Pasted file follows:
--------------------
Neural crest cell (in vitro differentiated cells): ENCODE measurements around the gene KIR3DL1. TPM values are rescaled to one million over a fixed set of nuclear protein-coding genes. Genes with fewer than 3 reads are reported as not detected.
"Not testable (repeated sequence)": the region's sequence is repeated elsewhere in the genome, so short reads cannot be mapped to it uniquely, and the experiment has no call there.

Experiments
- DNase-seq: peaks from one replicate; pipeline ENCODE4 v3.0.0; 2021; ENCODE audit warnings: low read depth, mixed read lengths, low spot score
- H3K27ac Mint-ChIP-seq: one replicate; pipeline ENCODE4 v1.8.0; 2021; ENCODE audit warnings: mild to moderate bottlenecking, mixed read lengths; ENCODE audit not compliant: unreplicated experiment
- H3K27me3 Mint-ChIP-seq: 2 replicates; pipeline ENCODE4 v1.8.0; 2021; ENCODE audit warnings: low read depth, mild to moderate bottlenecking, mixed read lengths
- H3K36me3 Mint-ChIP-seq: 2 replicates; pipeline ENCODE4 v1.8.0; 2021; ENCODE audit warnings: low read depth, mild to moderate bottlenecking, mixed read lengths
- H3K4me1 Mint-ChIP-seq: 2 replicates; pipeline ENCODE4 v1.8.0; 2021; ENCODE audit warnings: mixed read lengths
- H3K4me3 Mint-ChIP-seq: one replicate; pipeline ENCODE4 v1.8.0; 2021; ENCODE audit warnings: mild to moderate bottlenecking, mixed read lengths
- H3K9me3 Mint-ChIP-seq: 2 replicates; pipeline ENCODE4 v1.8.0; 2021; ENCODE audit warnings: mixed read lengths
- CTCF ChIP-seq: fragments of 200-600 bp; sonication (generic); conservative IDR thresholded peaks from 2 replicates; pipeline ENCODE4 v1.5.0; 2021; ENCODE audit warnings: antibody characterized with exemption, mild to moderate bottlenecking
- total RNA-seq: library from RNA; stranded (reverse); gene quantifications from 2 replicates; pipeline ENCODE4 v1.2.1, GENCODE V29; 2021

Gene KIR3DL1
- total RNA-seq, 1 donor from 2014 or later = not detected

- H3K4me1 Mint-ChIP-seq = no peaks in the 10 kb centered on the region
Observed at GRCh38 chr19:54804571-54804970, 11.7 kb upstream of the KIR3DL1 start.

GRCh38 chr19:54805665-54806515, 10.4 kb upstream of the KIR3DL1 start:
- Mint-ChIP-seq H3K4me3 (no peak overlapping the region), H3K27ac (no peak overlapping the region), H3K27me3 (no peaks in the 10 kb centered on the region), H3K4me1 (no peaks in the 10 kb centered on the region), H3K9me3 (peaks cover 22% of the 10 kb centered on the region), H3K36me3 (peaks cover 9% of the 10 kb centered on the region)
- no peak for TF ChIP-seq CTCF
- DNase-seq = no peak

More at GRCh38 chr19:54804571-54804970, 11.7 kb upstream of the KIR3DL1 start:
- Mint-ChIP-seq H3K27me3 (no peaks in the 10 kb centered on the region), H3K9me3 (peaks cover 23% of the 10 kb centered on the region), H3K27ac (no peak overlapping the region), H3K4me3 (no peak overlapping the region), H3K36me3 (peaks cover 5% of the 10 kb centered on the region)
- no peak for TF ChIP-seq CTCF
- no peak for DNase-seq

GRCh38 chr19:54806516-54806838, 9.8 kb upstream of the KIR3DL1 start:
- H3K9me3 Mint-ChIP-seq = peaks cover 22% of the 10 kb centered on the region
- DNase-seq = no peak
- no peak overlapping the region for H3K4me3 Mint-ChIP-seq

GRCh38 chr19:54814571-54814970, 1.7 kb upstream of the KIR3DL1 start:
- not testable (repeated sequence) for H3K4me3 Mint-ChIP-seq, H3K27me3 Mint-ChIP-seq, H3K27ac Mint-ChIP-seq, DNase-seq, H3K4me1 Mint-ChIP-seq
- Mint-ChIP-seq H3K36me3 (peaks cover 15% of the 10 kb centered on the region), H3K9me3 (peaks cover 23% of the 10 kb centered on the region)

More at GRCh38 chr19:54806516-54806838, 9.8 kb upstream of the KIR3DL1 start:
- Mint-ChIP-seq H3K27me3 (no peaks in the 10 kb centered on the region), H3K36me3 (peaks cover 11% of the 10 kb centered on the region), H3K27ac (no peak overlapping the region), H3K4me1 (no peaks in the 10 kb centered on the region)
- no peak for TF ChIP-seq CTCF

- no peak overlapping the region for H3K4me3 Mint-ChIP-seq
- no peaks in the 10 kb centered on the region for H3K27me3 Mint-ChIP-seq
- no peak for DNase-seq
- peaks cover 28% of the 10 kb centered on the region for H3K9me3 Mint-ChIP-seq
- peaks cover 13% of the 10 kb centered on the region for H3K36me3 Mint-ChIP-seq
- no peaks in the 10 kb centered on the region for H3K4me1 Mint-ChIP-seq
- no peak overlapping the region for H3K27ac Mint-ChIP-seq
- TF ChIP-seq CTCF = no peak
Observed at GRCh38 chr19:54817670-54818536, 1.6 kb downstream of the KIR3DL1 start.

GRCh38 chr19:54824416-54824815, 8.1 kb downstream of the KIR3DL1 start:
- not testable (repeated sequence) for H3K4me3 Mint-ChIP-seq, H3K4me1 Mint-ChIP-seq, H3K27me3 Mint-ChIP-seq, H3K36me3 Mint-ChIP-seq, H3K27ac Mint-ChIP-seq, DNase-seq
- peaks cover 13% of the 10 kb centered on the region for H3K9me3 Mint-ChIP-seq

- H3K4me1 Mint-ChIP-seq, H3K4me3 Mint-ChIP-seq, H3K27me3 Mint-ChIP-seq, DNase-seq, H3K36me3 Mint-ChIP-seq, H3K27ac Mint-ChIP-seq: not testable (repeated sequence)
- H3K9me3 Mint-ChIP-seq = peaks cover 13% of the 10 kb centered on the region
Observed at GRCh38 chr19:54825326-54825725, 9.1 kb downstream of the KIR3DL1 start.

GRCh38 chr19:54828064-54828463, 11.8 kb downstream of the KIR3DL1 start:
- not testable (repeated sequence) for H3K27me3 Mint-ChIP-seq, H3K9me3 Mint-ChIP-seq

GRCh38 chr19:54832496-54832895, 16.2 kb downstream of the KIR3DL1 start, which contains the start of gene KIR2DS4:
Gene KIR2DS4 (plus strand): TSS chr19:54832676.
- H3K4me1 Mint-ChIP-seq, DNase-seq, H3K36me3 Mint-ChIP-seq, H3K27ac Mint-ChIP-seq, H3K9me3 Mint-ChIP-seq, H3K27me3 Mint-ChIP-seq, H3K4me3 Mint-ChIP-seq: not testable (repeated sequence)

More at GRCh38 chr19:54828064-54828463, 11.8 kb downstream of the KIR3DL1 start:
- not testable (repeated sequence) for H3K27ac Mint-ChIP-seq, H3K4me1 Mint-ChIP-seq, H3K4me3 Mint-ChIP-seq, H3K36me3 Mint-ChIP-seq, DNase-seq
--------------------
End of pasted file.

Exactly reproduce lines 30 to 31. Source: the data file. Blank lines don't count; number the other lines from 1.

- not testable (repeated sequence) for H3K4me3 Mint-ChIP-seq, H3K27me3 Mint-ChIP-seq, H3K27ac Mint-ChIP-seq, DNase-seq, H3K4me1 Mint-ChIP-seq
- Mint-ChIP-seq H3K36me3 (peaks cover 15% of the 10 kb centered on the region), H3K9me3 (peaks cover 23% of the 10 kb centered on the region)